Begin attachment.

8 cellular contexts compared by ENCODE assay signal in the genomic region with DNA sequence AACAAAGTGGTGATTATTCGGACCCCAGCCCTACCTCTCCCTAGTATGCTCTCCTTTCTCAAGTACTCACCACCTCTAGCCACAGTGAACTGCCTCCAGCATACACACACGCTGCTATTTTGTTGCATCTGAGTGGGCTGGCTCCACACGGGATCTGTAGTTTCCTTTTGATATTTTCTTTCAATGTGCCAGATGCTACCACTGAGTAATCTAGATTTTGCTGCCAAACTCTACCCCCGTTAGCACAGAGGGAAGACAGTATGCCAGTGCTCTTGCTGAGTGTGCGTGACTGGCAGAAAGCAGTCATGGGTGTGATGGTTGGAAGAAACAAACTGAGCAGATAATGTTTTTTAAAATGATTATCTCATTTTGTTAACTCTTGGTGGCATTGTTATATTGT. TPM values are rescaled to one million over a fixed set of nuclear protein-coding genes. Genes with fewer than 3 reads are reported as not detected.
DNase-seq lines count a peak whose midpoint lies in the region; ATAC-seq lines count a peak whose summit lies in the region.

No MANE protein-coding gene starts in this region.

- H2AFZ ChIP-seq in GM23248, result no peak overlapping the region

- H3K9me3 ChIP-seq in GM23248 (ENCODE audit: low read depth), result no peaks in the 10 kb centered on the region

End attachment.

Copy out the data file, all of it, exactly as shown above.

8 cellular contexts compared by ENCODE assay signal in the genomic region with DNA sequence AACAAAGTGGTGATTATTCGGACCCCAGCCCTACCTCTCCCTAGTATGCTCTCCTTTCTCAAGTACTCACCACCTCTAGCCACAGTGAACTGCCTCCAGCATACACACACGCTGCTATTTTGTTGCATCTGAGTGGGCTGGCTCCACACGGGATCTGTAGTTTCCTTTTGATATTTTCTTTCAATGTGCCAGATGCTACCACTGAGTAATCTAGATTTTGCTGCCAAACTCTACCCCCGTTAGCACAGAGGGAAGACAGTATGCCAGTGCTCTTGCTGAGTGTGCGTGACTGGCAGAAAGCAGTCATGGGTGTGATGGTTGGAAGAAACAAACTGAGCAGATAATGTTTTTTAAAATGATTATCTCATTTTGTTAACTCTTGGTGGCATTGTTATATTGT. TPM values are rescaled to one million over a fixed set of nuclear protein-coding genes. Genes with fewer than 3 reads are reported as not detected.
DNase-seq lines count a peak whose midpoint lies in the region; ATAC-seq lines count a peak whose summit lies in the region.

No MANE protein-coding gene starts in this region.

- H2AFZ ChIP-seq in GM23248, result no peak overlapping the region

- H3K9me3 ChIP-seq in GM23248 (ENCODE audit: low read depth), result no peaks in the 10 kb centered on the region